Credit: Courtesy of Vivo Film/Maze Pictures/ Piano
by Sam C. Mac Film

Best Films of 2021: Siberia

January 8, 2022

#24. Siberia flaunts Abel Ferrara’s enthralling and fearless devotion to a uniquely dynamic (and specifically filmic) form of psychological expressionism — an approach that is still at least modestly grounded in supplying bread-crumb details of narrative, which here means a focus on the spiraling soul of Clint (Willem Dafoe) at the far reaches of the world. The unknowability, and inaccessibility, of Clint’s psyche serves both to intensify the impression of a man whose memories themselves are disintegrating and abstracting in tandem with his own grasp on physical reality, and more tellingly, to highlight the experience of disillusionment with his own identity. The latter schism also may represent the philosophical friction, and inevitable break, between this film’s obviously Jungian zeal and its remnant Freudian pathology, as made manifest in many knotted sequences that process psychosexual urges, the way Ferrara vacillates between an engagement with elemental, primal/primordial influences and projections of the subconscious and the personal, emotional bonds that claw at Clint’s mind even as their meaning to him seems to evaporate.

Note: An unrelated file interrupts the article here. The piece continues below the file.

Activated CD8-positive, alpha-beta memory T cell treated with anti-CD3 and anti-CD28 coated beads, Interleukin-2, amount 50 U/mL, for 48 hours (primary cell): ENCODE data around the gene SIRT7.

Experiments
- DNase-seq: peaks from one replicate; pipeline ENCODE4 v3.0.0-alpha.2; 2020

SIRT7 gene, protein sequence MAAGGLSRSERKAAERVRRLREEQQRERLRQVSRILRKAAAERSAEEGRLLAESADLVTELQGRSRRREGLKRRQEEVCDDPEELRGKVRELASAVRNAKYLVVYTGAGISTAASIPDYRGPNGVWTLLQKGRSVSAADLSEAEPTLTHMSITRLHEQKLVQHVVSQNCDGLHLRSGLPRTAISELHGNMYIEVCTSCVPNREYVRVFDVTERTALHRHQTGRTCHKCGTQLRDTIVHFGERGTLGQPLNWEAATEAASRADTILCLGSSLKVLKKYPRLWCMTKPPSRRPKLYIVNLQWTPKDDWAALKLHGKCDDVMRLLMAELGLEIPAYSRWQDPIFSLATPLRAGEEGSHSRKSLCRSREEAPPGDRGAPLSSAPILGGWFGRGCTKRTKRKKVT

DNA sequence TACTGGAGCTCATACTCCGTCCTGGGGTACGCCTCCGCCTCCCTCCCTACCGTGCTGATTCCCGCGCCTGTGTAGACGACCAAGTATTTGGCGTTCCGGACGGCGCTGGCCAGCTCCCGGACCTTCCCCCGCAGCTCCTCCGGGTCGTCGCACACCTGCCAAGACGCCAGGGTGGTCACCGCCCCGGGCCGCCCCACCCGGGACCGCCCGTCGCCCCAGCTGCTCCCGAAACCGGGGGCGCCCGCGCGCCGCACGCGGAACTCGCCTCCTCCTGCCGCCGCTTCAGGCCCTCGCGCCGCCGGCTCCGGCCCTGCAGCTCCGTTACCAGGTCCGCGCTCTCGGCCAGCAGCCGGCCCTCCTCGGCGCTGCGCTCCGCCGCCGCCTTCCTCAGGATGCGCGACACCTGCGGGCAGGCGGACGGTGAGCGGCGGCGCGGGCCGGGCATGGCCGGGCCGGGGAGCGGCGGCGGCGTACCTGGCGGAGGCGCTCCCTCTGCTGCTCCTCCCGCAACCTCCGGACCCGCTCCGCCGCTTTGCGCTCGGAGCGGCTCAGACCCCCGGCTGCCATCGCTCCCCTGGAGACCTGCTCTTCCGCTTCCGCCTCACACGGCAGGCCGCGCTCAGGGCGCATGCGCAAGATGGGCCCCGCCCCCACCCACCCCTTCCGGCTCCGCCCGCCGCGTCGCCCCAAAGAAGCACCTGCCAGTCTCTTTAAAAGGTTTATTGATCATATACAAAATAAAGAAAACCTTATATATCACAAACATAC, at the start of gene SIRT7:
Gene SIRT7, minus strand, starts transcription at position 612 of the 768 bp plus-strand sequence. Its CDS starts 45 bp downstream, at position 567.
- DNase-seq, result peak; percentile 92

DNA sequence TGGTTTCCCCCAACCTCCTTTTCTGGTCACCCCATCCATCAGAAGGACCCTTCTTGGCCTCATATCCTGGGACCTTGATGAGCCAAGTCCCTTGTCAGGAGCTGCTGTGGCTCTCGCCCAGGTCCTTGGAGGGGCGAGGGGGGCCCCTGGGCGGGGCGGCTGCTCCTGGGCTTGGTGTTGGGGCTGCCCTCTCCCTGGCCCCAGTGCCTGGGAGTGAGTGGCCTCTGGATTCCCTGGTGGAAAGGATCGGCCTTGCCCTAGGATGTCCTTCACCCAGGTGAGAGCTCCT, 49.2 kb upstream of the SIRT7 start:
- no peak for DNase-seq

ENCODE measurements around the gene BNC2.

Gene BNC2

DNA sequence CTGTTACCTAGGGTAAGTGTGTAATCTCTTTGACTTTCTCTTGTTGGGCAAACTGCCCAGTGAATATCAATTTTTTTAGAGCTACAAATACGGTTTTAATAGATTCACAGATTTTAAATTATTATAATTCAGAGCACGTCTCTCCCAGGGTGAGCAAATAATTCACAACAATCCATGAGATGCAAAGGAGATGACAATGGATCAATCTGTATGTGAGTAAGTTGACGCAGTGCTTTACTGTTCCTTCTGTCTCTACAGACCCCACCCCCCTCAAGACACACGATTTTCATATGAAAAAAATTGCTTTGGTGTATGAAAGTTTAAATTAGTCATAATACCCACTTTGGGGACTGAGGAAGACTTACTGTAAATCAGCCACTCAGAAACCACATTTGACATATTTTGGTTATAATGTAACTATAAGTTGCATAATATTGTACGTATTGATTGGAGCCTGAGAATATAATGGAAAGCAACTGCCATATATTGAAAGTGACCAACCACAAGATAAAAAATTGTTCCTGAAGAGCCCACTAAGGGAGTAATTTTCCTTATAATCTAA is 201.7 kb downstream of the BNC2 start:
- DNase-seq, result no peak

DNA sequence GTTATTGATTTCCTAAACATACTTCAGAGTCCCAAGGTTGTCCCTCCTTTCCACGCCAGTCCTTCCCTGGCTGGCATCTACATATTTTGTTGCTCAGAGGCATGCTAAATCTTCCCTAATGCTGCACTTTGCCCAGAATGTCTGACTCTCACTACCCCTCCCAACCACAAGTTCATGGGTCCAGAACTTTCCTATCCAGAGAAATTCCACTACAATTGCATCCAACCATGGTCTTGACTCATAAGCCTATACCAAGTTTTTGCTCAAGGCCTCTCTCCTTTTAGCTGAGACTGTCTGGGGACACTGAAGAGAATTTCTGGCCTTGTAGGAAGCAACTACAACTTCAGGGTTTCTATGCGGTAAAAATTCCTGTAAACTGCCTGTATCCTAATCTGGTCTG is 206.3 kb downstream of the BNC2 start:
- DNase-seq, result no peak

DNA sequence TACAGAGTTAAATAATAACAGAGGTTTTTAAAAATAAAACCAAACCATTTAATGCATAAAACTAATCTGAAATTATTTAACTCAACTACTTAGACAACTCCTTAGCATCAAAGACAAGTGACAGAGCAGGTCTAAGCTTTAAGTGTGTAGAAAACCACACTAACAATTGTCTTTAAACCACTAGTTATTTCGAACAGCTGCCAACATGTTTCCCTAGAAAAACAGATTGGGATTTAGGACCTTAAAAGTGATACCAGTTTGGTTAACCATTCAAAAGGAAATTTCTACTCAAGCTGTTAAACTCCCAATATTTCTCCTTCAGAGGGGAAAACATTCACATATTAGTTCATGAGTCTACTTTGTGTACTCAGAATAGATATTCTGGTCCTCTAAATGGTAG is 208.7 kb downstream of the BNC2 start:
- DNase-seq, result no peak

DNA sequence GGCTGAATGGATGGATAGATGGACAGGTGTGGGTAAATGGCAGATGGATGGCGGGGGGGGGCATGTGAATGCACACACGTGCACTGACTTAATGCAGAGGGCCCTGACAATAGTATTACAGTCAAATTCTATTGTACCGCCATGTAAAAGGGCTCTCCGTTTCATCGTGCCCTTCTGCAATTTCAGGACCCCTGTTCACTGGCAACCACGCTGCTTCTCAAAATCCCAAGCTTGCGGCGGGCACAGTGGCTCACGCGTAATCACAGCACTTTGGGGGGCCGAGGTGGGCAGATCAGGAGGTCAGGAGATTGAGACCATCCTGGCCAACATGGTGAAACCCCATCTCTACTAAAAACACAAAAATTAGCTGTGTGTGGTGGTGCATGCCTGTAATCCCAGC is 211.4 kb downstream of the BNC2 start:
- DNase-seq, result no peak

Siberia is, to be sure, a weird film. But it’s also an emotionally and psychologically impactful one whose ambiguities allow it to stimulate both our feelings and our intellect, in turn: the way the son of a surgeon’s little-boy fears come back to haunt him in the form of infirmed naked bodies; the rush of love, carnality, and shame that washes over Clint during an encounter that blurs identification between different women who’ve long left his life. The film’s most ecstatically moving moment comes when a shot of mysterious, invigorating joy accompanies Clint’s manic, impromptu dance to Del Shannon’s 1961 single “Runaway” — the song’s haunted clavioline solo forever pitched between romantic devastation and the wildest of parties. Even the rosebud-strangeness of Siberia’s ending brings a certain quixotic sense of comfort: some patent absurdism finally punctuating a fugue of barrenness and isolation.